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Ian Rathbone
Ian Rathbone

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Sunday Review (2019-05-05)

Looking to the Stars

This week we said goodbye to one of the most pleasant people on the internet - especially Reddit, with Peter Mayhew. I was fortunate enough to meet him once, alongside Dave Prowse at one of the Showmaster events in England. A lovely inspirational giant who I'll always remember fondly.

What else has this week brought?

A complete meltdown on Thursday night for Azure. My only free night of the week! Sat down ready to play the new Sea of Thieves update, and I start getting emails about our services experiencing issues. Microsoft admitted there was a DNS related issue which took out most regions and services.

Turns out I couldn't even get in to Sea of Thieves as it runs on Azure!

This got me thinking about fail-over in a multi cloud world and how we can tackle these issues. If anyone has any ideas at the moment or examples of what they do I'd be very interested to hear it.

Watching Twitter on the night I saw several accounts apologising for the downtime so it doesn't seem to be in most service provider's remit to have a multi cloud fail-over solution.

How do you take advantage of excellent solutions like Azure Functions and have a multi cloud fail-over solution?


Two paths I'm still working through in Pluralsight are Python and the Scrum Framework.

I'm nearly done with the Path for Scrum but I did finish the Python one!!

I've really enjoyed the whole experience even if the final chapter from Robert Smallshire is rather daunting, going in to some heavy detail. After all it is the Advanced section, and I imagine I'll end up revisiting it when I get to that point in my Python career!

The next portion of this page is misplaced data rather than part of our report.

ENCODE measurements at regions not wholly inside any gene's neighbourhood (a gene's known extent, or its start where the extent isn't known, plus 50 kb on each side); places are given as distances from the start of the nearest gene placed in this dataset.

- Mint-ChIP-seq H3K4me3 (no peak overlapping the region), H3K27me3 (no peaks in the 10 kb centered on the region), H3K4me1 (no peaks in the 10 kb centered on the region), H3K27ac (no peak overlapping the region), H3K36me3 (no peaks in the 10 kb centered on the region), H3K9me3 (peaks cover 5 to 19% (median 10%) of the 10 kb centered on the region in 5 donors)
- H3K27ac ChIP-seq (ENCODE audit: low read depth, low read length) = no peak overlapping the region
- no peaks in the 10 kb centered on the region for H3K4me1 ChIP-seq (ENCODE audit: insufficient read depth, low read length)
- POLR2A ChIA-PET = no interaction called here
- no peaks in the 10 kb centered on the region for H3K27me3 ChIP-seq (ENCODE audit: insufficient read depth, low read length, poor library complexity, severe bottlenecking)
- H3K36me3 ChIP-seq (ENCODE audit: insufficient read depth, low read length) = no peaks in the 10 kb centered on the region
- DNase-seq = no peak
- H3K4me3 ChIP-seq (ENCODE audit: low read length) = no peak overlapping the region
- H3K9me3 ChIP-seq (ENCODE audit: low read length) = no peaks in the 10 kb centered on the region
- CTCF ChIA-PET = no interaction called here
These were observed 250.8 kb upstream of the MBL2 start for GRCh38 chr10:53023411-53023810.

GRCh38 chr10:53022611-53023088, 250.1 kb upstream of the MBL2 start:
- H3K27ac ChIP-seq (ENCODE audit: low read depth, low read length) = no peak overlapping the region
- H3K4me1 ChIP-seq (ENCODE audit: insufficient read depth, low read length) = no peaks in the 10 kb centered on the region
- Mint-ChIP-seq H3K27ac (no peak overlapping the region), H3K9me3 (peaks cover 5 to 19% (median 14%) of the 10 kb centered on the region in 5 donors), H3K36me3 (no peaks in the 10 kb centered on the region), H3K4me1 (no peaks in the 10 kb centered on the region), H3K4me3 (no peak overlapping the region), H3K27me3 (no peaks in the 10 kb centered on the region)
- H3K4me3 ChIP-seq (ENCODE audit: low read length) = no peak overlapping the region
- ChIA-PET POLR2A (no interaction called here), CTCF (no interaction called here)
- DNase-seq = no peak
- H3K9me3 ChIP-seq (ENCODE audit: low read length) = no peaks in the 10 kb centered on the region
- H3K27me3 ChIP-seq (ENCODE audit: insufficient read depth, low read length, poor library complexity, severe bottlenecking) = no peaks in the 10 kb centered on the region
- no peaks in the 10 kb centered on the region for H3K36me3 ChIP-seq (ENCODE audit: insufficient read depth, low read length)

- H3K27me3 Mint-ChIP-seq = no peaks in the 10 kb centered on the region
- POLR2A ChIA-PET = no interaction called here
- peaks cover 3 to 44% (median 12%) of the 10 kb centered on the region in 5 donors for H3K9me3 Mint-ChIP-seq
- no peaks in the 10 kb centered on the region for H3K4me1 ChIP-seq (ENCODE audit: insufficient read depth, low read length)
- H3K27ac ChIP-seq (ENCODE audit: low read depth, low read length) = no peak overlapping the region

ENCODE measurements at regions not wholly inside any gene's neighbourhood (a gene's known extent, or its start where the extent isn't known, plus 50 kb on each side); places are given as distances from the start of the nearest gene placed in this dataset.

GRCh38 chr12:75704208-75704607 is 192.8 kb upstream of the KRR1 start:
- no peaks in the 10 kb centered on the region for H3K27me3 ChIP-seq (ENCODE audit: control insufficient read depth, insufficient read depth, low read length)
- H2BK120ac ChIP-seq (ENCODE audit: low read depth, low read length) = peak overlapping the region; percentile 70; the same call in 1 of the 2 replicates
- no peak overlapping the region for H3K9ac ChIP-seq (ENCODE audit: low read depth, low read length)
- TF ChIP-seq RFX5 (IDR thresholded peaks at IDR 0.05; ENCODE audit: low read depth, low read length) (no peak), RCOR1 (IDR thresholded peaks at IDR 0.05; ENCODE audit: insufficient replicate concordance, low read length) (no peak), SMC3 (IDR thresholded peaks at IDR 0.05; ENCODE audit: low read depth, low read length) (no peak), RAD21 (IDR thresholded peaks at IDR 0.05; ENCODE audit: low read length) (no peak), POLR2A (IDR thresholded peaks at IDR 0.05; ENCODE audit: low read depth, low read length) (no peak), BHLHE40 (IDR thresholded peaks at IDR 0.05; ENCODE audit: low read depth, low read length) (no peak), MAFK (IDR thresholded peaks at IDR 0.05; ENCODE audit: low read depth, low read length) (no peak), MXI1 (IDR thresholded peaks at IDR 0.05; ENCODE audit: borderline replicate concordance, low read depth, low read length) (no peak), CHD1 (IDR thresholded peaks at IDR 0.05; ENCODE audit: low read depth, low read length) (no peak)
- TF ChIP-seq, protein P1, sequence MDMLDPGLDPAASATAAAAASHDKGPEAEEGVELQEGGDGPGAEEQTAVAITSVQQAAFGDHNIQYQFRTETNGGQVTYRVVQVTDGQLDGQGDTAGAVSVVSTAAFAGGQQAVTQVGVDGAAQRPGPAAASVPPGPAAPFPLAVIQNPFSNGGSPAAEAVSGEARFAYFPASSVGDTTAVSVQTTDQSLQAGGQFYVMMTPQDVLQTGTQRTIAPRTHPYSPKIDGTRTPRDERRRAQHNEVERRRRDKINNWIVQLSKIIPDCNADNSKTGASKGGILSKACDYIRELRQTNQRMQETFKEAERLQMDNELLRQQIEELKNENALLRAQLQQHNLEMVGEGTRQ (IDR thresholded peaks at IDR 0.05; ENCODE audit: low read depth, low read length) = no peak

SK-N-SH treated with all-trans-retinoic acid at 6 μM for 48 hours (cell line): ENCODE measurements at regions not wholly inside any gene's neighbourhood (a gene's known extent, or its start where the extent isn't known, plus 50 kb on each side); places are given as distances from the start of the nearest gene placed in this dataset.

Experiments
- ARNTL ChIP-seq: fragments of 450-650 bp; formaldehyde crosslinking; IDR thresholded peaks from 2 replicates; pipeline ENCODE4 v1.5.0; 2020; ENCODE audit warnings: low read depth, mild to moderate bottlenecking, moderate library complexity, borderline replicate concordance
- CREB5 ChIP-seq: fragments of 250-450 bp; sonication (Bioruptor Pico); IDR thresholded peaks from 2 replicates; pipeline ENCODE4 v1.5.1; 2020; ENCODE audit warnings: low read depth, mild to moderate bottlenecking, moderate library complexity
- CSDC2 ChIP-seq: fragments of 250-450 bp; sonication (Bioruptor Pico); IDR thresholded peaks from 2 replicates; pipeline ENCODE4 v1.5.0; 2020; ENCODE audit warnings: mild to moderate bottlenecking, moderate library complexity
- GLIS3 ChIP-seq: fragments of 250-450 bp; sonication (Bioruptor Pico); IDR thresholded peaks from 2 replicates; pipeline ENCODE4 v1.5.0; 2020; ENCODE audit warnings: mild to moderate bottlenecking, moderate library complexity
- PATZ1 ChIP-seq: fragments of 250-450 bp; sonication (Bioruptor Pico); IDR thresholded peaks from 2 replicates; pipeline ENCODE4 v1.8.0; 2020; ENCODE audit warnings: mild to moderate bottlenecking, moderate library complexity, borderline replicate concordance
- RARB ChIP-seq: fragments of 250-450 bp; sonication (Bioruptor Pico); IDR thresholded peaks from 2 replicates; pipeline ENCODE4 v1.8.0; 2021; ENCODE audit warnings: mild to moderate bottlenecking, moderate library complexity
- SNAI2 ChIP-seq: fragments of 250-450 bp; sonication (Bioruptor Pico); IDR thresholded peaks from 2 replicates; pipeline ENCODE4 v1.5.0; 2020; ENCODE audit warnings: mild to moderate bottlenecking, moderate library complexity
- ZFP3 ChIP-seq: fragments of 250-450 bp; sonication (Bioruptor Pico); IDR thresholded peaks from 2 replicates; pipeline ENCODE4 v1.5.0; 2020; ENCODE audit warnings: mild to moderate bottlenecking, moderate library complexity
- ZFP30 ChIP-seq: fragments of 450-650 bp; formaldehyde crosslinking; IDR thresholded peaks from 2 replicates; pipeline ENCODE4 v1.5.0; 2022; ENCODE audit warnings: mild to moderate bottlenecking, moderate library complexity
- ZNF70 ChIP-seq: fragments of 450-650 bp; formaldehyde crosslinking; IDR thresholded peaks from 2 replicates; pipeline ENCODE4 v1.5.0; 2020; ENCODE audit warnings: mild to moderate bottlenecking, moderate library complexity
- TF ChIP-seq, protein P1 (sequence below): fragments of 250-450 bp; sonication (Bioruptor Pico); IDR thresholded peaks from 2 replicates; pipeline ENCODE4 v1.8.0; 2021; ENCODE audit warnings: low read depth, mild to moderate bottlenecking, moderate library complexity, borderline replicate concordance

I just need to develop something now....

The News

Each week I'll post a few links that I've found the most interesting from technology blogs, Reddit and other parts of the Internet.

Don't forget - it's Microsoft Build time so we should be getting some news about when .NET Core 3 is getting released, and some more Blazor information. Exciting!

There's a long read here about Microsoft's strategy that I would recommend.

Check out some other articles I've found interesting below:

Technology / General


  • It is perfectly OK to only code at work you can have a life too. -
  • Next-Paradigm Programming Languages: What Will They Look Like and What Changes Will They Bring? -

.NET / Azure

Have a great week!

Top comments (2)

dotnetcoreblog profile image
Jamie • Edited

I would argue that the way to deal with fail over in a cloud environment like Azure is to not rely on it, in its entirety. Sure they have excellent SLAs, but there will be down time.

The way they I would deal with it would to be to have a redundant installation of your application's stack (from the app down to the database) on a number of servers in a data centre, have them auto replicate the live database on a regular interval, and put a load balancer up as the entry point.

The load balancer points at both the cloud and data centre versions of the stack, with the cloud version marked as the priority.

That way when the cloud version goes down (because it will) you can failover to the data centre version.

And you wouldn't even have to have top of the line servers. You could display a message to the users saying that they might expect a slight degradation in page speed because some services are taking longer to respond that usual.

The hard parts would be syncing everything up. Before the failover, you could have an app which keeps the data centre databases in sync with the cloud version, and after the failover you could have the cloud version auto sync with the data centre version.

You'd have to publish all code changes to more places, and you'd have to figure out the load balance, but it would keep your services running when the cloud goes down.

ianrathbone profile image
Ian Rathbone

I like this and it’s similar to what I was thinking about when the outage happened.

I guess the thing I need to let go of is trying to replicate the existing stack like for like. So where we use functions in azure we may need to look at standard web apis with similar functionality.

Like you say the databases are a challenge too, but we could do some replication.